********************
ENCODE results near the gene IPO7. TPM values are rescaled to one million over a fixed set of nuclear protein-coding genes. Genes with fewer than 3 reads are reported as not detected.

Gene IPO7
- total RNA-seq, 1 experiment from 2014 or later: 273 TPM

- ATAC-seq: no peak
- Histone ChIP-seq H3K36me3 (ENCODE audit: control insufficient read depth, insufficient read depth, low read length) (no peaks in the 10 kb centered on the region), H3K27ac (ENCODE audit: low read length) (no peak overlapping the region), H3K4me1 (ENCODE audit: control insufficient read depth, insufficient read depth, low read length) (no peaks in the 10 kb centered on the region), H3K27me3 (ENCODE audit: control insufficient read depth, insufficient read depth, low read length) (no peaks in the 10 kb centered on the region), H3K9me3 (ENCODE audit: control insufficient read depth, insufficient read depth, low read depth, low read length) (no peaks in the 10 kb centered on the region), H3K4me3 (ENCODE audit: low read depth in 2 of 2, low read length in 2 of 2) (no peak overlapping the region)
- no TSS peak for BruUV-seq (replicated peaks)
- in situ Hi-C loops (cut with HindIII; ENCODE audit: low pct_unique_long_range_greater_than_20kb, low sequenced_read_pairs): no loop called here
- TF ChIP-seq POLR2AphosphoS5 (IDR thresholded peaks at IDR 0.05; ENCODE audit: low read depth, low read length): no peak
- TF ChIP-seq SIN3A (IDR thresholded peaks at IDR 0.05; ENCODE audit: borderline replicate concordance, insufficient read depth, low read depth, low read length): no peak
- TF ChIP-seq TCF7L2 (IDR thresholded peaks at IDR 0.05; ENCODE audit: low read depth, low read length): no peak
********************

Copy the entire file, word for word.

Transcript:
ENCODE results near the gene IPO7. TPM values are rescaled to one million over a fixed set of nuclear protein-coding genes. Genes with fewer than 3 reads are reported as not detected.

Gene IPO7
- total RNA-seq, 1 experiment from 2014 or later: 273 TPM

- ATAC-seq: no peak
- Histone ChIP-seq H3K36me3 (ENCODE audit: control insufficient read depth, insufficient read depth, low read length) (no peaks in the 10 kb centered on the region), H3K27ac (ENCODE audit: low read length) (no peak overlapping the region), H3K4me1 (ENCODE audit: control insufficient read depth, insufficient read depth, low read length) (no peaks in the 10 kb centered on the region), H3K27me3 (ENCODE audit: control insufficient read depth, insufficient read depth, low read length) (no peaks in the 10 kb centered on the region), H3K9me3 (ENCODE audit: control insufficient read depth, insufficient read depth, low read depth, low read length) (no peaks in the 10 kb centered on the region), H3K4me3 (ENCODE audit: low read depth in 2 of 2, low read length in 2 of 2) (no peak overlapping the region)
- no TSS peak for BruUV-seq (replicated peaks)
- in situ Hi-C loops (cut with HindIII; ENCODE audit: low pct_unique_long_range_greater_than_20kb, low sequenced_read_pairs): no loop called here
- TF ChIP-seq POLR2AphosphoS5 (IDR thresholded peaks at IDR 0.05; ENCODE audit: low read depth, low read length): no peak
- TF ChIP-seq SIN3A (IDR thresholded peaks at IDR 0.05; ENCODE audit: borderline replicate concordance, insufficient read depth, low read depth, low read length): no peak
- TF ChIP-seq TCF7L2 (IDR thresholded peaks at IDR 0.05; ENCODE audit: low read depth, low read length): no peak